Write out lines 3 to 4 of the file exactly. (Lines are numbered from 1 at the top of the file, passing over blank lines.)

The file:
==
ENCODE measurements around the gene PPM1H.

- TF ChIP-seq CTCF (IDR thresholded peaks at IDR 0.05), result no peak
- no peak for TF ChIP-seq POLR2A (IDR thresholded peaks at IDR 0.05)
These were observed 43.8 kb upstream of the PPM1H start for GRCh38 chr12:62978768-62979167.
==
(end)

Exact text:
- no peak for TF ChIP-seq POLR2A (IDR thresholded peaks at IDR 0.05)
These were observed 43.8 kb upstream of the PPM1H start for GRCh38 chr12:62978768-62979167.